Day 290: A Typhoon Looms

Noah is wrapping up Taiwan endemics—while watching the weather.

October 17, 2015: Tainan, Taiwan — Wayne, Kuan-Chieh and I had a strategy session late last night in front of the Dasyueshan Lodge, our wonderful accommodation in the mountains. Kuan-Chieh laid out a poster-sized tourist map of Taiwan on the hood of his car and, by flashlight, sketched out an itinerary for the next couple of days. After half an hour, all the drawn arrows, times, dates, bird names, and various notes on the map resembled the schematics for a heist. The plan now includes a vagrant from Siberia, a bullet train, and a typhoon… Wait, what?

Yes, Typhoon Lando is now heading toward the Philippine island of Luzon and is predicted to make landfall on Sunday with 24 inches of rain, hours before I’m scheduled to touch down there. Maybe it will veer north of Manila and I’ll skirt around this particular cyclone. We’ll see soon enough.

Meanwhile, the three of us spent a relatively relaxed day birding Taiwan’s central mountains today, beginning at Dasyueshan at sunrise. “You know, thousands of people go to Alishan National Park in central Taiwan to watch the sun come up,” said Wayne, “but this place is just as good. It’s the same sun, the same sea of clouds, nobody else is here, and you don’t have to get up at 3 a.m. to hike up a mountain!” He had a point.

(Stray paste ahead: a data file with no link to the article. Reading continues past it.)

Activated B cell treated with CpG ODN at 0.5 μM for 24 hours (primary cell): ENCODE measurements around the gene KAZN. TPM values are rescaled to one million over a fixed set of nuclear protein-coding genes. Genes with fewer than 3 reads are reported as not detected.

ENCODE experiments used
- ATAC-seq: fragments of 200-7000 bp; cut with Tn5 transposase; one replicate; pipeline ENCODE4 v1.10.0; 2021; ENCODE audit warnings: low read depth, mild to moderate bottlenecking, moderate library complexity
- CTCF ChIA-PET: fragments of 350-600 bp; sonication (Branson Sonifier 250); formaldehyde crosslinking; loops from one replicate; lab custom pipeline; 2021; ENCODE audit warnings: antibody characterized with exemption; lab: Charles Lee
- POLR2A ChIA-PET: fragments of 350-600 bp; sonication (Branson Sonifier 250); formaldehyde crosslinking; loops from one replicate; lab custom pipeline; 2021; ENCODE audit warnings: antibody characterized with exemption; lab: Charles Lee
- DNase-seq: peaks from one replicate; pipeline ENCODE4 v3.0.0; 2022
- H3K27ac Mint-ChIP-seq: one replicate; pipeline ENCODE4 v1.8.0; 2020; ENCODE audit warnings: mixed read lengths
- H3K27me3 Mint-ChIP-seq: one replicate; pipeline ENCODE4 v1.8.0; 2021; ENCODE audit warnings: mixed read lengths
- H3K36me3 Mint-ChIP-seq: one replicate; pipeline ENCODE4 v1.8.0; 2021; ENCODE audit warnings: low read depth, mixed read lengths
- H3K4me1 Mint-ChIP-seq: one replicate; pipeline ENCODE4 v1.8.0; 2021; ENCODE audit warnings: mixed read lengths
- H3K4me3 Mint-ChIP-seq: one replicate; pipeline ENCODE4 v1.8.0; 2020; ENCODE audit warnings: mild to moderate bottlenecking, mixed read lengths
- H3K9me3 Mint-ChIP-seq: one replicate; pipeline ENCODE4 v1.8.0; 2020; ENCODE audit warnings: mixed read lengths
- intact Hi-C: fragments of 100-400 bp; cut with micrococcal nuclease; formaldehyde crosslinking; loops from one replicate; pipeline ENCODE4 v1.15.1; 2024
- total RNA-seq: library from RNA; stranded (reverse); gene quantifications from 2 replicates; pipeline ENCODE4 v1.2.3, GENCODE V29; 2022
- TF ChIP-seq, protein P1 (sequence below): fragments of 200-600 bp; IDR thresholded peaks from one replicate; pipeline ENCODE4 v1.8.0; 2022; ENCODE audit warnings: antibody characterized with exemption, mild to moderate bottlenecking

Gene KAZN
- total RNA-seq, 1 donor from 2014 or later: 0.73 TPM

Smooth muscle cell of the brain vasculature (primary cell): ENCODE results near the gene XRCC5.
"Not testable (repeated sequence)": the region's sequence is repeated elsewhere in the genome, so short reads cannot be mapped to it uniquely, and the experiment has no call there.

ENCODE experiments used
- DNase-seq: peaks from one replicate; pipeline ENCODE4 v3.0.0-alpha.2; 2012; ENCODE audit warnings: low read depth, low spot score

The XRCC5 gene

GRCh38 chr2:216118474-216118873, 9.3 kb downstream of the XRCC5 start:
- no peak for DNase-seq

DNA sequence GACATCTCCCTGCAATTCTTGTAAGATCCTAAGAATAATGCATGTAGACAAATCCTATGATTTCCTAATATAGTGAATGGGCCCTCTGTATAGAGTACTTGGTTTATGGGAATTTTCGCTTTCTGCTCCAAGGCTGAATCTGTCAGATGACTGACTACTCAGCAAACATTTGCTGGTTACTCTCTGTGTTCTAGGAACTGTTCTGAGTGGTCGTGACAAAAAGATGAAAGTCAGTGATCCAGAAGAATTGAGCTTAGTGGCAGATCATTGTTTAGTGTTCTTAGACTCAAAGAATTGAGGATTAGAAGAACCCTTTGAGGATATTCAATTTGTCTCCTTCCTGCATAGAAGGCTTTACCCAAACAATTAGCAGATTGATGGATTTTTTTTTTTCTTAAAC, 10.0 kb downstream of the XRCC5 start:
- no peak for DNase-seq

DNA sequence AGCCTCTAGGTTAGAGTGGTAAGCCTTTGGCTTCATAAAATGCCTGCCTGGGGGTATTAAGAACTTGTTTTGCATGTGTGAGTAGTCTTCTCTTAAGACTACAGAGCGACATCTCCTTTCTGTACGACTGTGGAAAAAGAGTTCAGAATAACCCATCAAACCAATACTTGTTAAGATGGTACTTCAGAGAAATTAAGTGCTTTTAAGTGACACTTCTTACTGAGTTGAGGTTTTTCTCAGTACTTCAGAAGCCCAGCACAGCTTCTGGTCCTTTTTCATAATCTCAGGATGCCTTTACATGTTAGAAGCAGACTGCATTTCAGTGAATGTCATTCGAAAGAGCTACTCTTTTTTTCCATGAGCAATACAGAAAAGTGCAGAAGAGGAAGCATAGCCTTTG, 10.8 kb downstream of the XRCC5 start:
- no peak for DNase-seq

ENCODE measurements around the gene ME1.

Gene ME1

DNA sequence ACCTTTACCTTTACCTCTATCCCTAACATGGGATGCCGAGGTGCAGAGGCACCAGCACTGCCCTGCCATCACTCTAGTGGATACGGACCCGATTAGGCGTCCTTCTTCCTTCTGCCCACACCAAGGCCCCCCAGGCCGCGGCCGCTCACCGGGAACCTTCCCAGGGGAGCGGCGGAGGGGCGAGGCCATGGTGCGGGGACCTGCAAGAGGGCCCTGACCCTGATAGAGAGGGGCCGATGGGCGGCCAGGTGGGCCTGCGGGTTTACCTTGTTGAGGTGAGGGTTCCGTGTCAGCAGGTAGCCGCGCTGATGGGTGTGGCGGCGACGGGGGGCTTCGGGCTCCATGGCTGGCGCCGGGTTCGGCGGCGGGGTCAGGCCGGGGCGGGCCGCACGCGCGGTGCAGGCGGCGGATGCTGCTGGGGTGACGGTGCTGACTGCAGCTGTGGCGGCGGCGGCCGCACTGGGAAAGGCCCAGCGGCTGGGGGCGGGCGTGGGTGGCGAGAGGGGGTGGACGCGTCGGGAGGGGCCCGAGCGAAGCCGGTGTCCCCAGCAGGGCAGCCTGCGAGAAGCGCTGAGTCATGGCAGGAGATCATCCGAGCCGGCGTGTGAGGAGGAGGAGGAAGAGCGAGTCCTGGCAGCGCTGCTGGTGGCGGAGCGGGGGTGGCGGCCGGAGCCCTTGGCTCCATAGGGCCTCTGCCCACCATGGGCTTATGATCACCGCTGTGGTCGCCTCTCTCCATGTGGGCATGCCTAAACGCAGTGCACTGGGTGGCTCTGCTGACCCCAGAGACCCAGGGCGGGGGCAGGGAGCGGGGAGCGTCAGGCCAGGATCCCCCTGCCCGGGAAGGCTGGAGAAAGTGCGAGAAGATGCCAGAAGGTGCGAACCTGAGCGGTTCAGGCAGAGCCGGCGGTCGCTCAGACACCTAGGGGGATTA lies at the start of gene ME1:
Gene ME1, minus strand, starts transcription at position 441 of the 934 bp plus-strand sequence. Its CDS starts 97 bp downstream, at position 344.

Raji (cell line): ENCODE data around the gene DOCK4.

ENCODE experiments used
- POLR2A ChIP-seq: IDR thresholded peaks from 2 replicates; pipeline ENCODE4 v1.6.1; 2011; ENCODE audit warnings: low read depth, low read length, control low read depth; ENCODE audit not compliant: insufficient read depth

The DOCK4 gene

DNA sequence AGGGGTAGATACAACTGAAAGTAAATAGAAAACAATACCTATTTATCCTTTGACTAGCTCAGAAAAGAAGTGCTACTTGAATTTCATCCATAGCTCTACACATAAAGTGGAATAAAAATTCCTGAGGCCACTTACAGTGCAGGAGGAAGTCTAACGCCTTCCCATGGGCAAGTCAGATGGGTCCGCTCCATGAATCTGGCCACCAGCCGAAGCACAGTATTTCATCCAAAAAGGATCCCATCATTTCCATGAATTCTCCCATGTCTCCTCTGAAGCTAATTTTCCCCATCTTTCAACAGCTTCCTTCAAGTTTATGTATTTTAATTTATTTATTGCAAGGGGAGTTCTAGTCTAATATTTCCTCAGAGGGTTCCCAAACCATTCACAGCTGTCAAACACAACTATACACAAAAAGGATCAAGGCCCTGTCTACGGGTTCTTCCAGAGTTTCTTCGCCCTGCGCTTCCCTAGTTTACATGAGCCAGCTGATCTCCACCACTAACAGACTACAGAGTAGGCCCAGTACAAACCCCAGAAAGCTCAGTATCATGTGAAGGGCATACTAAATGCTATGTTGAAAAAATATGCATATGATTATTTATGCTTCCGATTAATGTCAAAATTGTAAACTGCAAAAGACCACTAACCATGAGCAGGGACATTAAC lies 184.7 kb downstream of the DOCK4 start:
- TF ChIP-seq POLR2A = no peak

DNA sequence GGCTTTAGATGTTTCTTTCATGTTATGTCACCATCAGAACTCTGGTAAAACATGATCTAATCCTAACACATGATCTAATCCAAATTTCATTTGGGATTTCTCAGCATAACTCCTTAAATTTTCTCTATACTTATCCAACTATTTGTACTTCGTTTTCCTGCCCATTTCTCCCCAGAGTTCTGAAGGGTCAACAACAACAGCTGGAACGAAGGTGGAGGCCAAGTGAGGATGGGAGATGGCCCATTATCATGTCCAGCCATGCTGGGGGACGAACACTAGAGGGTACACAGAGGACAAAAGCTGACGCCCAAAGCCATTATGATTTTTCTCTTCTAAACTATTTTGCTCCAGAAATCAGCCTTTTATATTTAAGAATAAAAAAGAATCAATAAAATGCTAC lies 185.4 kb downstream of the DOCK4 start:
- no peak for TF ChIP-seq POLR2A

After seeing most of Dasyueshan’s birds yesterday, we cleaned up a couple more species there this morning, then headed for the Huisun Experimental Forest, farther south and at a lower elevation. At Huisun, we spent a couple of hours searching for the Taiwan Blue-Magpie, a gorgeous endemic, while Malayan Night-Herons stood around like lawn ornaments. The three of us had almost given up the magpie search and were driving out at dusk when Wayne suddenly shouted, “Stop!” 

Against a cliff face, almost a dozen Taiwan Blue-Magpies slowly crossed over the road single file. With their long tails, one following another, Kuan-Chieh said the birds looked like a colorful train. Taiwan doesn’t have an official national bird, but if it did, the national bird would probably be either this magpie or the Mikado Pheasant we saw yesterday. 

After two days in Taiwan, I’ve seen 24 of the 26 endemics in this country. One more day to sweep up here tomorrow, then on to the Philippines!

New birds today: 11

Year list: 4855

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